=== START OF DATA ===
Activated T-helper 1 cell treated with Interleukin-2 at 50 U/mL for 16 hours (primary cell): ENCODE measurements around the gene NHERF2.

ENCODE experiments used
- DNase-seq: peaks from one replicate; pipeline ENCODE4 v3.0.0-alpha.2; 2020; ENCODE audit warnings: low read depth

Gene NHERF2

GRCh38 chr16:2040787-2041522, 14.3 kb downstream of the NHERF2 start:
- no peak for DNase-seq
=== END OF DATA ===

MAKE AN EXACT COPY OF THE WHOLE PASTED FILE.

Activated T-helper 1 cell treated with Interleukin-2 at 50 U/mL for 16 hours (primary cell): ENCODE measurements around the gene NHERF2.

ENCODE experiments used
- DNase-seq: peaks from one replicate; pipeline ENCODE4 v3.0.0-alpha.2; 2020; ENCODE audit warnings: low read depth

Gene NHERF2

GRCh38 chr16:2040787-2041522, 14.3 kb downstream of the NHERF2 start:
- no peak for DNase-seq